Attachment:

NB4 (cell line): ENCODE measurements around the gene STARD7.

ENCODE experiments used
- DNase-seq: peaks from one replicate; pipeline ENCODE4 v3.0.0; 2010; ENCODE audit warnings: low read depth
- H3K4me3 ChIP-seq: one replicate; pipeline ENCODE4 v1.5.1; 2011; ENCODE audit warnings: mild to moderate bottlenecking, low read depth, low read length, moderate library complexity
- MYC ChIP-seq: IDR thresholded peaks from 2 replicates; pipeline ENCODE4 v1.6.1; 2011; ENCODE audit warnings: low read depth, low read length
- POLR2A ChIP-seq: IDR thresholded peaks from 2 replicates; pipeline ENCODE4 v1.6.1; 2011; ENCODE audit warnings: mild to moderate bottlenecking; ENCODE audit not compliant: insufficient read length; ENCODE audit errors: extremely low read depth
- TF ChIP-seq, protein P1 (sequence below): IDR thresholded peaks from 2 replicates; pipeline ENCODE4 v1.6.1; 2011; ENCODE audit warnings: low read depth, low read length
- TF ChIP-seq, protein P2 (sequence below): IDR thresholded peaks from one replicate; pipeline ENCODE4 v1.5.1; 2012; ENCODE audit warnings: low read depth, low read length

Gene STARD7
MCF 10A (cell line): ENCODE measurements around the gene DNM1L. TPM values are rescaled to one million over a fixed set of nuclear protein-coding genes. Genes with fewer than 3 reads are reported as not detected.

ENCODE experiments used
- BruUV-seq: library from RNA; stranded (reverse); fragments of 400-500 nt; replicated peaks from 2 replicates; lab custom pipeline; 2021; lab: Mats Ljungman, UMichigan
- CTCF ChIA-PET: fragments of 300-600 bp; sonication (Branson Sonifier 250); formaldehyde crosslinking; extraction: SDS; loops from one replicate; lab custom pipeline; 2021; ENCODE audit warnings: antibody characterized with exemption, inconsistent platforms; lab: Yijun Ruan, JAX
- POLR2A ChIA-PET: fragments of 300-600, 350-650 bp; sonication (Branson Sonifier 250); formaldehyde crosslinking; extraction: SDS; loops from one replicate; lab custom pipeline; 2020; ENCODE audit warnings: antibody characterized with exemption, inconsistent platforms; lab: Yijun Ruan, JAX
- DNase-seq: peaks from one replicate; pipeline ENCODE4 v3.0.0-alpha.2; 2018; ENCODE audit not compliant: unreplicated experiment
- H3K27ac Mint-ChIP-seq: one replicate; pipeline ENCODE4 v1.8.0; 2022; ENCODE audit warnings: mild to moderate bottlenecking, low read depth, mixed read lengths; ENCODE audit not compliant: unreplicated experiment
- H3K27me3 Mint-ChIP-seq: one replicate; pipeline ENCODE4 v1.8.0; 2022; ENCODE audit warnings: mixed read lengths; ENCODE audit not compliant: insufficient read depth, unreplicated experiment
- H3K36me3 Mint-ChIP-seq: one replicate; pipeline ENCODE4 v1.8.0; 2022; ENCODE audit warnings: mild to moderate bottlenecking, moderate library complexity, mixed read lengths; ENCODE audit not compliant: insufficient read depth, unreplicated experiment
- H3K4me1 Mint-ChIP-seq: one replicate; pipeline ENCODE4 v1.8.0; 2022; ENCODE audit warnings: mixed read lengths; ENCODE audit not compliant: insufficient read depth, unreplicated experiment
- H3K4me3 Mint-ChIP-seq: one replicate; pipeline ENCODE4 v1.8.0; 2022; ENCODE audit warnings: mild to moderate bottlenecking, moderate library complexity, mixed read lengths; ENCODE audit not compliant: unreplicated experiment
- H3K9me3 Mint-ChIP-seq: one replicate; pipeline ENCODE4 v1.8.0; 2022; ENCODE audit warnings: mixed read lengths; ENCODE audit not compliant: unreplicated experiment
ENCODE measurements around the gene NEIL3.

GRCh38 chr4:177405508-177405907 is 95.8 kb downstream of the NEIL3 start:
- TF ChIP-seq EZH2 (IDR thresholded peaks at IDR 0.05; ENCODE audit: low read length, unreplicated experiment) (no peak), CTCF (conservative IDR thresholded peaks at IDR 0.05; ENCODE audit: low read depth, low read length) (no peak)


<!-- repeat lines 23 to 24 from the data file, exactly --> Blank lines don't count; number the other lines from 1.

GRCh38 chr4:177405508-177405907 is 95.8 kb downstream of the NEIL3 start:
- TF ChIP-seq EZH2 (IDR thresholded peaks at IDR 0.05; ENCODE audit: low read length, unreplicated experiment) (no peak), CTCF (conservative IDR thresholded peaks at IDR 0.05; ENCODE audit: low read depth, low read length) (no peak)